My purpose as a teacher is not to impart knowledge, but to guide students in the discovery of their own understanding.
As an accomplished engineer and educator, I have a diverse career history and experience that – combined with my formal education – has successfully aided me in developing educational programs that instruct, encourage, and motivate future technology minded students. I teach students the design process through PLTW engineering classes and FIRST as well as VEX Robotics competitions.
Teaching Areas and Subjects of Certification
The creation of physical artifacts in a community of learning helps student's better understand the world around them. I have experience managing and designing makerspace environments for over 7 years. In these spaces I teach students modern and classic manufacturing skills including: 3D printing, laser cutting, wood working, textile skills, and metal work. As well as the safe use of tools and equipment.
9 years of experience mentoring FIRST Tech Challenge, VEX Robotics Challenge, and VEX IQ Challenge Robotics Teams. Guiding diverse students to build the best robots they can with sound design and functional coding skills.
Biology & Physics Certification
Leveraging my formal education, with a bachelors of science in biomedical engineering and a masters of science in industrial engineering with a focus on mechanical systems I earned my certifications in these subjects. I believe students with a sound understanding of the physical world around them can create solutions for tomorrow's problems.
Sample lesson: Restructuring the Spaghetti Challenge
Target age: Grades 6-12
Learning Goals: Understanding of the design process. Understanding of the importance of prototyping
NGSS Standards Applied: MS-ETS1-3 - Analyze data from tests to determine similarities and differences among several design solutions to identify the best characteristics of each that can be combined into a new solution to better meet the criteria for success.
The “Spaghetti Marshmallow Challenge” is a widely used activity in design-based schools and programs. This challenge was originated by Tom Wujec and adapted by many different design institutions including the d.school at Stanford (Raz, 2021). The purpose of the lesson is to teach prototyping and iterative design to beginners of design thinking.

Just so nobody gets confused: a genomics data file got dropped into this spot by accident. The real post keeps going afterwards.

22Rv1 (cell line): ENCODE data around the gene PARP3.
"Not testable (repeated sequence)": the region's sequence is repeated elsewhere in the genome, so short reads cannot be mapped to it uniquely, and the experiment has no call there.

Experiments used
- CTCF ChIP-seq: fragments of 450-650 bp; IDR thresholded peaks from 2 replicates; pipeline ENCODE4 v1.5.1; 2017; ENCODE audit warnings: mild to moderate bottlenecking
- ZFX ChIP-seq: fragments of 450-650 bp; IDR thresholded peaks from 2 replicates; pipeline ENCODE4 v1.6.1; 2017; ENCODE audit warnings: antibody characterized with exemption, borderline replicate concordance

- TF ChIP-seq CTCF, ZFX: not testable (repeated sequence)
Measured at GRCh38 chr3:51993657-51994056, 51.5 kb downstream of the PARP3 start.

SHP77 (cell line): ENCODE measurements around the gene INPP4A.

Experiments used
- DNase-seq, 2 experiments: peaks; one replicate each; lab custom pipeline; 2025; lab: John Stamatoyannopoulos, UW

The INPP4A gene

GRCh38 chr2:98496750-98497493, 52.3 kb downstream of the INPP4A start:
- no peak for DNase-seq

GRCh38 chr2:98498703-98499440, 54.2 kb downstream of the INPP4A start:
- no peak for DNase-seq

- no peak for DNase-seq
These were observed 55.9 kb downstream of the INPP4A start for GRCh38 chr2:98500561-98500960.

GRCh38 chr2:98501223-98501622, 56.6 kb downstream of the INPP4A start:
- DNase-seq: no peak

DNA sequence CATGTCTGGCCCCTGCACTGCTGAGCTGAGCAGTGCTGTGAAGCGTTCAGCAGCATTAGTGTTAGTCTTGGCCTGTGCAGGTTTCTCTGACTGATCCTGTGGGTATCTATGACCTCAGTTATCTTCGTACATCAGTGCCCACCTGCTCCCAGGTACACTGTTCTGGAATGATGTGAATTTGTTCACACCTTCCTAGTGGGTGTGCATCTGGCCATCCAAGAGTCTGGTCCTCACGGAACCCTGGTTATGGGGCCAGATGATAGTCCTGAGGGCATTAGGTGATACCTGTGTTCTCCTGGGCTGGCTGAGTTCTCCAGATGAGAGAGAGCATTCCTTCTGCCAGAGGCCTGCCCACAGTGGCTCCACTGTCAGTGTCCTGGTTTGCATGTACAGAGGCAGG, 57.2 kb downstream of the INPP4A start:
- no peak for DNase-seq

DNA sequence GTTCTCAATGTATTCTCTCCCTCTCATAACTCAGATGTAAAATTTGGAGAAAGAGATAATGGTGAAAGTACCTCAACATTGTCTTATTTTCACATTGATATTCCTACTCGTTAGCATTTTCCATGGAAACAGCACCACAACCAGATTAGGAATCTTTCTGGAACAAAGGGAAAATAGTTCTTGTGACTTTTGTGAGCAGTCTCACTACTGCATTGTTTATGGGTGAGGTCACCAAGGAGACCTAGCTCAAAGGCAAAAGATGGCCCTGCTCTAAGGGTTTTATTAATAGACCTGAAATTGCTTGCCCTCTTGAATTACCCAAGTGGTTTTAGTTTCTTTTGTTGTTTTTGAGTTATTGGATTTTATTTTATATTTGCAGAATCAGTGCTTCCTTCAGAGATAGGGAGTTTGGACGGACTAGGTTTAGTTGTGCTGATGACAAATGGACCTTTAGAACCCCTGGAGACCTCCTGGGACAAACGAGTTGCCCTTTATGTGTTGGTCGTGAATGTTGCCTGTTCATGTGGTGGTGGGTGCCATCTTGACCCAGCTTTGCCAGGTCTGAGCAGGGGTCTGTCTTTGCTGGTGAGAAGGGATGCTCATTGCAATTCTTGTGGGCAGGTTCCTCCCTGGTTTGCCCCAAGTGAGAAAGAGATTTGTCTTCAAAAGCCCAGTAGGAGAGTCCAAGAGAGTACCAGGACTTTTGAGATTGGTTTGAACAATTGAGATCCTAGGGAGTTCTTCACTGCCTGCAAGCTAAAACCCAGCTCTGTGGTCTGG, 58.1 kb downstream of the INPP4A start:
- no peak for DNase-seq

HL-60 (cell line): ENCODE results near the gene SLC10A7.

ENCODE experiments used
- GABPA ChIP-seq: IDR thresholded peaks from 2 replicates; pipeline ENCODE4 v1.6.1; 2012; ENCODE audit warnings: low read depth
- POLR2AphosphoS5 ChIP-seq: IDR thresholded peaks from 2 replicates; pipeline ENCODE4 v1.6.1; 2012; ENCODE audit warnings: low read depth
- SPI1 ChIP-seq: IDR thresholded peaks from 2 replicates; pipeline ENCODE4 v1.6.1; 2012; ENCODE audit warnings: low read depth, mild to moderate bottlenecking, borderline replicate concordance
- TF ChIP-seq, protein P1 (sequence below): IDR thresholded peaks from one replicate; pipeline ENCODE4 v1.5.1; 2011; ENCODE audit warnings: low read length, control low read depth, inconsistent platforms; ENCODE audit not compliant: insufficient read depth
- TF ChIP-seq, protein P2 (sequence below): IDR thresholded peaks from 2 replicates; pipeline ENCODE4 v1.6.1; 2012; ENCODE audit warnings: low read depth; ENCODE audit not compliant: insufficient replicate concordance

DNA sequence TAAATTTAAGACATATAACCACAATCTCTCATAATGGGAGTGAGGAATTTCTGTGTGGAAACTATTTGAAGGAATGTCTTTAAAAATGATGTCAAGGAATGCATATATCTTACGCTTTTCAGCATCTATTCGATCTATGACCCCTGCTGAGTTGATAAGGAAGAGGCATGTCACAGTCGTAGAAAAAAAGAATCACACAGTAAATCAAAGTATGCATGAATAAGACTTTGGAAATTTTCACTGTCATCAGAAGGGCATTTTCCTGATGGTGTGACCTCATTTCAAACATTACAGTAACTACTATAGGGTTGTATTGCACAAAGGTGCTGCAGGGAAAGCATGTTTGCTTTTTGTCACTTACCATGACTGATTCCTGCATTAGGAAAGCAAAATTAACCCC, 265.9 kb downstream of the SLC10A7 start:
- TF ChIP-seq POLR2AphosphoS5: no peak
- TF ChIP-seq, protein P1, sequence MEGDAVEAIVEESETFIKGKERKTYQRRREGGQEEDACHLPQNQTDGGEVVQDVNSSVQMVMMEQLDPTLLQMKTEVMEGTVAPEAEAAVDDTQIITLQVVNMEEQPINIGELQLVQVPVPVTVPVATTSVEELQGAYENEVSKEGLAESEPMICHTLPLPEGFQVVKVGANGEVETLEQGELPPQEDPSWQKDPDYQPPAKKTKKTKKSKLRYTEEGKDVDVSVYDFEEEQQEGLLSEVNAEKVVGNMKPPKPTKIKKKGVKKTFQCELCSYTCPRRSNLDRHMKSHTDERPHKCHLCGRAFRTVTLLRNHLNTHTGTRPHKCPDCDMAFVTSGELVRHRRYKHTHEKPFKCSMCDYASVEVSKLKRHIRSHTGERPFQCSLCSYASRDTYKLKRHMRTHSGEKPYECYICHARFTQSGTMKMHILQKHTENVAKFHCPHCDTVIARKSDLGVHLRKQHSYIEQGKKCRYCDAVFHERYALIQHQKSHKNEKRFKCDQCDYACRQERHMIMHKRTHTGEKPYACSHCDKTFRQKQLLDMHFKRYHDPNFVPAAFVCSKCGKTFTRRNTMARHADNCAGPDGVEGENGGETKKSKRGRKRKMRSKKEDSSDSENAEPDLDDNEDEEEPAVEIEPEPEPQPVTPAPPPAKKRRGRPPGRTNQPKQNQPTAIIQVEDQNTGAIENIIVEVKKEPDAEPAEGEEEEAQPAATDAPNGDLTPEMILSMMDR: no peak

Prototyping is important in design thinking because it create a tangible form of your idea to test and validate. Before receiving proper training, students will often just turn in one prototype that leads to concept failure and negative returns for a project. So, practice in this skill is needed to be taught and developed to beginners of design thinking.
The Spaghetti challenge does this through a method where the participants fail in doing an iterative design by trying to deliver the best design in one go. Through this failure, participants are supposed to learn that prototyping is good. If the TED talk (Wujec, 2010) is used in the lesson, it shows the participants that kindergarteners have the natural propensity to prototype while business majors do not. The video also implies that now with the knowledge of this behind them, participants will be more likely to succeed in any ventures they follow. I question whether this method is appropriate for educating people in this topic and there may be a similar but better method to follow.
The target learner has little to no design experience in their repertoire and the concept of iterative design must be novel to them. If the learner does not fall under these criteria, the lesson is of too low a level though it can be used as a refresher or activity to act as an ice breaker for team development. The learner must want to do some sort of design based or career, in this instance robotics, and be aware that prototyping will assist them in the completion of their project goals.
The activity done with this lesson is immaterial, it can be done with any common, modified, or novel design challenge. In this case, we will be doing a modified aluminum foil boat challenge. Students will be given a short lesson on the design process. After this the challenge will be presented.
Students will be given a set of low cost supplies (Dollar Tree is your friend!) and assigned or allowed to choose groups/pairs. Once these groups have been chosen the challenge will be defined. Build a boat that can hold x number of weighted object (in this case marbles).
Once the challenge has started the students will be given a time limit, 20 minutes, where there is a secret 5 minute testing phase in the middle. Students will be allowed to plan, build, and ideally be testing their prototype. But, not be expected to. Ten minutes into the process the class will be paused and students will receive a mini lecture on prototyping and be asked to test their boats. If any are failing they are to take note of their design flaws and asked to try again!
Post challenge the students will be asked to complete a worksheet on their successes, failures, and what they learned from the iterative process of their design. This rectifies the failure forward model of the marshmallow challenge.